By John Burton
SEA BRIGHT – Plans are in the works to repair the borough’s sea wall and fill in the 1,000-foot gap in the downtown business district.
The wall is a vital protection barrier for the beachfront community.
Borough and state officials say plans have been developed. The state Department of Environmental Protection (DEP) will be the lead agency to repair the damaged portions of the wall and to construct a
1,000-foot piece where no wall existed. That, they say, will provide protection for the borough’s Ocean Avenue business district and municipal facilities.
The wall, which runs the length of most of the borough, separates the beach area from Ocean Avenue and other properties. The wall has taken a beating over years from storms, with gaps developing in it that contribute to the chronic flooding that affects Ocean Avenue during storms, particularly those that occur during high tides.
Tidal surges accompanying Super Storm Sandy in October 2012 had a profound impact on the area without a sea wall, severely damaging and destroying many of the area’s structures. Many property owners there are still trying to rebuild.
The issue of the sea wall was brought up during Gov. Chris Christie’s town hall meeting on Thursday, Feb. 20, in Middletown’s Port Monmouth section, when a Sea Bright resident asked Christie about plans for the wall.
The governor said there were plans to address the issue. “We have a plan to deal with the entire coast of the state” from the Bayshore area of Monmouth County to Cape May, in hopes of offering future protection – with much of it relying building more dunes.
Joseph Verruni, Sea Bright’s borough administrator, said there have been discussions with DEP Commissioner Bob Martin and his staff. “They have been very responsive to our request to fill in the gap that exists in our sea wall.”
DEP representatives have been working with the borough engineering firm and have drafted a design for the future project, DEP spokesman Bob Considine, said in an email.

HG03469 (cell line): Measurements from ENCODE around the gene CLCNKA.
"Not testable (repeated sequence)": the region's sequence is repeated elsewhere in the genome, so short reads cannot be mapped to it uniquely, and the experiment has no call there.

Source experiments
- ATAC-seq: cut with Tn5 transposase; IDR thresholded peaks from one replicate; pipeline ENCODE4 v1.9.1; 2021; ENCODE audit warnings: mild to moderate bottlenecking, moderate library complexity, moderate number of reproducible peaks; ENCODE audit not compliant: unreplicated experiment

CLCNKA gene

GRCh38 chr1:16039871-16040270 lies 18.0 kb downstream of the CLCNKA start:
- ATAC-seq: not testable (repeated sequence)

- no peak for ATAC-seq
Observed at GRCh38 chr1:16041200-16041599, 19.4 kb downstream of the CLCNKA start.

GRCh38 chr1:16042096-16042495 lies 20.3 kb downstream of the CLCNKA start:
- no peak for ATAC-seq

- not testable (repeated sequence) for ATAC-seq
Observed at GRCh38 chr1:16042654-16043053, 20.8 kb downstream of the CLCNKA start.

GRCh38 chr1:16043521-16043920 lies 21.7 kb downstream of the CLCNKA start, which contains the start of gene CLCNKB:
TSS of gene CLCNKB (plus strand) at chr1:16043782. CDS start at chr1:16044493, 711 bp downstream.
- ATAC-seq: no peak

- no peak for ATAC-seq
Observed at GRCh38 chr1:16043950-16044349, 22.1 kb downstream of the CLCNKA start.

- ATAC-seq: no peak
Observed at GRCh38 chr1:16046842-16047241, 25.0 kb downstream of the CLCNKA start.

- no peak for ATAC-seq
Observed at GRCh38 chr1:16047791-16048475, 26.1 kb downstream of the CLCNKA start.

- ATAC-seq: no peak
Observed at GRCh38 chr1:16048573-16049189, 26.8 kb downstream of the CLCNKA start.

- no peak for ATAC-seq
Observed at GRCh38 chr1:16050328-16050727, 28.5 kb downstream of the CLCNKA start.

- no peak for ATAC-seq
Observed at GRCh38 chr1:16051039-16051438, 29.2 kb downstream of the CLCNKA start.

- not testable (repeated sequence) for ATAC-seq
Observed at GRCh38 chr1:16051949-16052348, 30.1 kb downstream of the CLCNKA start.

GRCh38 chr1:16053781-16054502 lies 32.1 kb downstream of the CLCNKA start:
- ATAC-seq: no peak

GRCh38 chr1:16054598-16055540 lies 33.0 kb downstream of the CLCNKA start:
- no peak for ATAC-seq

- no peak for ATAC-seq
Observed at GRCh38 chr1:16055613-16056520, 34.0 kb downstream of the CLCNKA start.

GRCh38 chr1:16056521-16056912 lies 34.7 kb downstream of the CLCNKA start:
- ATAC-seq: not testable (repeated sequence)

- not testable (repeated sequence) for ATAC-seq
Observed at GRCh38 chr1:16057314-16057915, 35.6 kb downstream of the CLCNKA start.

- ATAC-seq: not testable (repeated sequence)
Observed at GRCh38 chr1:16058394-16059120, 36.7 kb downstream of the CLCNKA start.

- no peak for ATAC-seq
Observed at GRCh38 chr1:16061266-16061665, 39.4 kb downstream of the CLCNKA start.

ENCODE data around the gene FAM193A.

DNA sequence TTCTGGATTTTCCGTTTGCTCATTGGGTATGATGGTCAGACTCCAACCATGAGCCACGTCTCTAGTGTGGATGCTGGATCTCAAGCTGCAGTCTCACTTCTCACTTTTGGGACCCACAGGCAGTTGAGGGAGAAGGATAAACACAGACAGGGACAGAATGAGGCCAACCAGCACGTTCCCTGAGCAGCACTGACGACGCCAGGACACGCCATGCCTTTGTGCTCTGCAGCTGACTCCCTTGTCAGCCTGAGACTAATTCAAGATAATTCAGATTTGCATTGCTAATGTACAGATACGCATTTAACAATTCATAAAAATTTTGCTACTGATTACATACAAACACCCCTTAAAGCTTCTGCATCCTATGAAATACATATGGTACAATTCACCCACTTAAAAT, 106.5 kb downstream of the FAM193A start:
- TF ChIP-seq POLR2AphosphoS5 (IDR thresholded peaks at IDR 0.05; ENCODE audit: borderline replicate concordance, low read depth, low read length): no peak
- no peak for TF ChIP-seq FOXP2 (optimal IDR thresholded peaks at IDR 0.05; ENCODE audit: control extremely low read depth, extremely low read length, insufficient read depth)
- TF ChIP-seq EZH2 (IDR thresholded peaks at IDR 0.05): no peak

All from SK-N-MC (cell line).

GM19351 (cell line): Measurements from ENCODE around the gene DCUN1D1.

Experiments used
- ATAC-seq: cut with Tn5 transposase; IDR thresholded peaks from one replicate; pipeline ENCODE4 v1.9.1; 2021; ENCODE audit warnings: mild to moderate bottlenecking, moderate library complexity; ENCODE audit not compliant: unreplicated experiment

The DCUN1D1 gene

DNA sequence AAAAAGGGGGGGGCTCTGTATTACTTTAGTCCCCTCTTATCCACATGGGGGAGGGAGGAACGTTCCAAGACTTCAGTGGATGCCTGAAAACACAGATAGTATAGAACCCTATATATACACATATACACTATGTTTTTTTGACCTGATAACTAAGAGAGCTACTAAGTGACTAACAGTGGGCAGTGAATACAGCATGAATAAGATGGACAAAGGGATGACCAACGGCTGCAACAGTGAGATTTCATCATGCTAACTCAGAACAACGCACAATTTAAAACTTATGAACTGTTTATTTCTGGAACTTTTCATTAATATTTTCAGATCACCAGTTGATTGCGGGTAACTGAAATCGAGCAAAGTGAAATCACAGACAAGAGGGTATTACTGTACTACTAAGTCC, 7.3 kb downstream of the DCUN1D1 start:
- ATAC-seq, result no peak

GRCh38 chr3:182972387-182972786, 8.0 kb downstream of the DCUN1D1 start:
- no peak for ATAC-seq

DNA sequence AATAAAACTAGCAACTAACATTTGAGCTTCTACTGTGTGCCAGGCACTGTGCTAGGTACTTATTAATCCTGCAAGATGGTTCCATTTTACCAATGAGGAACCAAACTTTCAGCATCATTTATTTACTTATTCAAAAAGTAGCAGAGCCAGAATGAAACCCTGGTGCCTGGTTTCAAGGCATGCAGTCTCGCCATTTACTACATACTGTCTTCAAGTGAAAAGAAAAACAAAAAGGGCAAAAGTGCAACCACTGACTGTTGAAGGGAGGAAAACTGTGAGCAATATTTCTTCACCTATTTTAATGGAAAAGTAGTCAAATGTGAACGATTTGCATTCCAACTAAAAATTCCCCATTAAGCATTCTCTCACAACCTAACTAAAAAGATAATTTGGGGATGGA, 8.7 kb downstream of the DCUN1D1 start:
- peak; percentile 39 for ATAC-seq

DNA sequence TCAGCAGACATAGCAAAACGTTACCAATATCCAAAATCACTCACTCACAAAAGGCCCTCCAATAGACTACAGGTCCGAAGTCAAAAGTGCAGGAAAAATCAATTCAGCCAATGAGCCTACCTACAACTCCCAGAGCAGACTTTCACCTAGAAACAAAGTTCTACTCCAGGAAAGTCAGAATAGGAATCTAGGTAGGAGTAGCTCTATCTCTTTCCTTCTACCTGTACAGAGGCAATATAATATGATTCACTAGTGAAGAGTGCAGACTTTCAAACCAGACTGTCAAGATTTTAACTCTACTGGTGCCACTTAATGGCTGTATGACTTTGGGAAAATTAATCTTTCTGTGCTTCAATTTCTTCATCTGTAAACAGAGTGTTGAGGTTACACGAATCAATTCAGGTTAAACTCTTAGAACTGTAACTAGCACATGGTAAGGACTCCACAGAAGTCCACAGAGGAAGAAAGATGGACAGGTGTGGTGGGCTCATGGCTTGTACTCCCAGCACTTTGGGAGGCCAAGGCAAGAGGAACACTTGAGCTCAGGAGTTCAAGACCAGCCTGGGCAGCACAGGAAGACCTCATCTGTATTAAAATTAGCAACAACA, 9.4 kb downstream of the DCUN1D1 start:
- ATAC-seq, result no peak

The issue, Martin acknowledged at the town hall meeting, is “we need to look where to get the money” for such a project.
“It will certainly be a great benefit to the community to get this done,” Mayor Dina Long said this week.
“It’ll be a blessing,” added Borough Councilman C. Read Murphy.
Long and Considine said one possible funding source may be the Community Development Block Grant program, run by the U.S. Department of Housing and Urban Development (HUD). That program has a provision for community development needs where there doesn’t appear to be other resources available, Considine said.
Another possible funding source may be the state’s Shore Protection Fund, he said.
The project, which will be funded entirely by state and/or federal government, is tentatively scheduled to begin late in the year.
It is still too preliminary to estimate its cost, Considine said.
“Having the wall here would definitely help,” said Sandy Skurat, a 12-year resident of Sea Bright.
In addition to building the proposed portion, “there are parts in the wall that certainly can be repaired,” Skurat said.
“I think with the normal storms we get, it’ll help,” said Alice Gaffney, who owns and operates Alice’s Kitchen at 1108 Ocean Ave. “But, I don’t think anything in the world would have helped with Sandy.
“As far as protecting us, it’s in God’s hands,” she said.
The sea wall dates back to 1947, according to Murphy. It was constructed in sections to protect the area and the rail line that formerly ran along Ocean Avenue. The gap in the wall occurred because in that location at the time of construction, the Octagon Hotel, a large beachfront resort, was located there, the councilman said.
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